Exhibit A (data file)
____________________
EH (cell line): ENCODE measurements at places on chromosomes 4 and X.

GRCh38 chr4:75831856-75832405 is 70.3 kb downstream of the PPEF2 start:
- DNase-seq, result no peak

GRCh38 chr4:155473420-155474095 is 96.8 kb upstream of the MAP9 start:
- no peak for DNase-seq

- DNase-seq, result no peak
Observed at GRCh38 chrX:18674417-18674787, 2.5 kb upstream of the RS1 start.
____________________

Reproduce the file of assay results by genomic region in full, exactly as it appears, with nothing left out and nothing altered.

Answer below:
EH (cell line): ENCODE measurements at places on chromosomes 4 and X.

GRCh38 chr4:75831856-75832405 is 70.3 kb downstream of the PPEF2 start:
- DNase-seq, result no peak

GRCh38 chr4:155473420-155474095 is 96.8 kb upstream of the MAP9 start:
- no peak for DNase-seq

- DNase-seq, result no peak
Observed at GRCh38 chrX:18674417-18674787, 2.5 kb upstream of the RS1 start.